Ah it was OK. Business is obviously moving faster today but the book really didn't offer much for its readers to use in their lives. Some of the stories were interesting but I didn't get a whole lot out of it. Ah it was OK. Business is obviously moving faster today but the book really didn't offer much for its readers to use in their lives. Some of the stories were interesting but I didn't get a whole lot out of it.

  12. 5 out of 5

    Umar

    very easy read. disappointing since its got a business focus. redeeming qualities include the authors insists and diagrams that explain some aspects of speed/time and a hectic lifestyle that go unnoticed by sociologists, not to mention the thought processes we all experience.

  13. 5 out of 5

    Nura Yusof

    This book is sort of an affirmation for me ... but this book is more for those who have not embraced speed. It is a speedy read tho', short chapters, breezy language... All it takes out of you is 2 hours of your time. This book is sort of an affirmation for me ... but this book is more for those who have not embraced speed. It is a speedy read tho', short chapters, breezy language... All it takes out of you is 2 hours of your time.

  14. 4 out of 5

    Elvishasrisen

    Short, quick, and interesting, this book makes the case for why it's ok to look for as many shortcuts as possible to speed up necessary tasks. Unfortunately, the book tends to repeat its theory, while only offering a couple of practical tips. Nevertheless, a pretty interesting read. Short, quick, and interesting, this book makes the case for why it's ok to look for as many shortcuts as possible to speed up necessary tasks. Unfortunately, the book tends to repeat its theory, while only offering a couple of practical tips. Nevertheless, a pretty interesting read.

  15. 5 out of 5

    Karen

    Appropos of the title, this was a fast read. Too fast, I think; I finished feeling that I hadn't really learned much of anything. There were a few anecdotes I enjoyed; I wished for more substance to go with them. Appropos of the title, this was a fast read. Too fast, I think; I finished feeling that I hadn't really learned much of anything. There were a few anecdotes I enjoyed; I wished for more substance to go with them.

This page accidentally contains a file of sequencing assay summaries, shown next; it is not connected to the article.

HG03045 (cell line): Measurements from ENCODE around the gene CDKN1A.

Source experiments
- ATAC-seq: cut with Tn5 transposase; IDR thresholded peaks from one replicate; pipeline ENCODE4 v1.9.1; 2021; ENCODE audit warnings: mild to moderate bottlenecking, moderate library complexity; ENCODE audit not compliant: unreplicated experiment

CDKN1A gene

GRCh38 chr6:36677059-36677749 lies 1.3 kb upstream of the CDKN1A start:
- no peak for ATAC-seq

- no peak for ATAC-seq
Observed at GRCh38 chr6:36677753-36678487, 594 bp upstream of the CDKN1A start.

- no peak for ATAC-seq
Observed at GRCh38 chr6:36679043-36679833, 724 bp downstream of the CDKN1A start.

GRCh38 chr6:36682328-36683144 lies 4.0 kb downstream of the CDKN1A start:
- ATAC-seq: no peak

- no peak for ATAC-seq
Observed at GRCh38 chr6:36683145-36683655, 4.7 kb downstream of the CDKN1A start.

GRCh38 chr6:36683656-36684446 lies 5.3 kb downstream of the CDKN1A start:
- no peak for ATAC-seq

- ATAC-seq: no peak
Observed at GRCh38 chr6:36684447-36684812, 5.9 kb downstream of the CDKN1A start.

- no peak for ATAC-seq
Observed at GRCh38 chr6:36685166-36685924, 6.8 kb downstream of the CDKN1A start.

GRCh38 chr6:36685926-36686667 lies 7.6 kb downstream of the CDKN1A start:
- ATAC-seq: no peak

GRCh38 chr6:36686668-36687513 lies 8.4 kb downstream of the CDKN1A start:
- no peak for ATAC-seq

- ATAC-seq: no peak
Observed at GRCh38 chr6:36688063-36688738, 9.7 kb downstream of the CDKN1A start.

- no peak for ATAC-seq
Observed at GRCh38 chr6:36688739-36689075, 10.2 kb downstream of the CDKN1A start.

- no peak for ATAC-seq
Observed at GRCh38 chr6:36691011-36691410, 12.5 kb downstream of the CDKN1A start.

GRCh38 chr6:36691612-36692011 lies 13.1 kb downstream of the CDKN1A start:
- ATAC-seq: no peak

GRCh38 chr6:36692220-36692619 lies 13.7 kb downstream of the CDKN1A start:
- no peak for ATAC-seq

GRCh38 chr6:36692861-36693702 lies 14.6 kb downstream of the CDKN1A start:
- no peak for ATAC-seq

16. 5 out of 5

    Marci Stone

    I bought this book at a used book sale for $1 and read through it quickly. We are living in a fast paced world with a ton of information being thrown at us. This book takes the standpoint of chose carefully what information you want to take in.

  17. 5 out of 5

    Richard

    A few interesting thoughts including: asking "How can I make this faster? What would I achieve if I did?" and "To thrive in the Age of Speed, we need to find our focus point at the end of the rope and never lose sight of it." A few interesting thoughts including: asking "How can I make this faster? What would I achieve if I did?" and "To thrive in the Age of Speed, we need to find our focus point at the end of the rope and never lose sight of it."

  18. 4 out of 5

    Tiffanie Z.

    Another one of the sociological books and looking and today's fast-paced culture. Another one of the sociological books and looking and today's fast-paced culture.

  19. 5 out of 5

    Michael Tarpinian

    The author, a former speed skier, lives a fast life. Multi-tasking divides your brainpower by the number of things you are trying to do simultaneously.

  20. 4 out of 5

    Jeremy

    I'm excited for this one. I had the opportunity to listen to Vince in a live lecture/presentation and he was absolutely amazing. I'm excited for this one. I had the opportunity to listen to Vince in a live lecture/presentation and he was absolutely amazing.

  21. 5 out of 5

    Monte

    Interesting perspective - caused me to reevaluate some of my internal biases. I'll be thinking about how to apply this effectively. Interesting perspective - caused me to reevaluate some of my internal biases. I'll be thinking about how to apply this effectively.

  22. 5 out of 5

    Shelly

    Outdated

  23. 5 out of 5

    Andrew

    Ironically, rather slow-moving and repetitive!

  24. 4 out of 5

    BeerDiablo

    Lightweight, re-packaged, rehash of self-help/improvement books.

  25. 5 out of 5

    Jim

    Really good book to learn to shift gear from slow times to electronic enviornment.

  26. 5 out of 5

    Lori Grant

    A should-read book for knowledge workers and entrepreneurs on concepts and trends regarding psychology.

  27. 4 out of 5

    Andrew

    Speed is good and not to be feared. One lesson about tortoise and hare. It's not slow and steady that wins, but a clear focus on the end goal. A really great book with tons on insight and tips. Speed is good and not to be feared. One lesson about tortoise and hare. It's not slow and steady that wins, but a clear focus on the end goal. A really great book with tons on insight and tips.

  28. 5 out of 5

    Gregory

    Enough little thought-provoking tidbits to be well worth the short read.

  29. 4 out of 5

    Pranay

    Read it a couple of years back and liked it then. I do have a few notes out of the book still and refer it occasionaly. a quick read. worth it.

  30. 5 out of 5

    Charles Benson

    Fun read